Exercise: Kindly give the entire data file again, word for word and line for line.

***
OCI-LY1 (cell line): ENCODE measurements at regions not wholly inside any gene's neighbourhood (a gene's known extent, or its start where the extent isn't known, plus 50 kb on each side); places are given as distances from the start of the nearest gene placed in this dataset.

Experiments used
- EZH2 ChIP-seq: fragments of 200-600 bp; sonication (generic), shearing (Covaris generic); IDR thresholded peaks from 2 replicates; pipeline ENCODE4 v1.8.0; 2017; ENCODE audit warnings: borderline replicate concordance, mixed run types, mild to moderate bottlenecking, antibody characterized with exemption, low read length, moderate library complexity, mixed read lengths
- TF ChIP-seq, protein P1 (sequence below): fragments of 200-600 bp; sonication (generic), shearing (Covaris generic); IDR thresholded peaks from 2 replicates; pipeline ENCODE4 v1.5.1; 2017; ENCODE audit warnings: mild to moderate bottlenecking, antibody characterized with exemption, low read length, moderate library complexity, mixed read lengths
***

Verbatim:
OCI-LY1 (cell line): ENCODE measurements at regions not wholly inside any gene's neighbourhood (a gene's known extent, or its start where the extent isn't known, plus 50 kb on each side); places are given as distances from the start of the nearest gene placed in this dataset.

Experiments used
- EZH2 ChIP-seq: fragments of 200-600 bp; sonication (generic), shearing (Covaris generic); IDR thresholded peaks from 2 replicates; pipeline ENCODE4 v1.8.0; 2017; ENCODE audit warnings: borderline replicate concordance, mixed run types, mild to moderate bottlenecking, antibody characterized with exemption, low read length, moderate library complexity, mixed read lengths
- TF ChIP-seq, protein P1 (sequence below): fragments of 200-600 bp; sonication (generic), shearing (Covaris generic); IDR thresholded peaks from 2 replicates; pipeline ENCODE4 v1.5.1; 2017; ENCODE audit warnings: mild to moderate bottlenecking, antibody characterized with exemption, low read length, moderate library complexity, mixed read lengths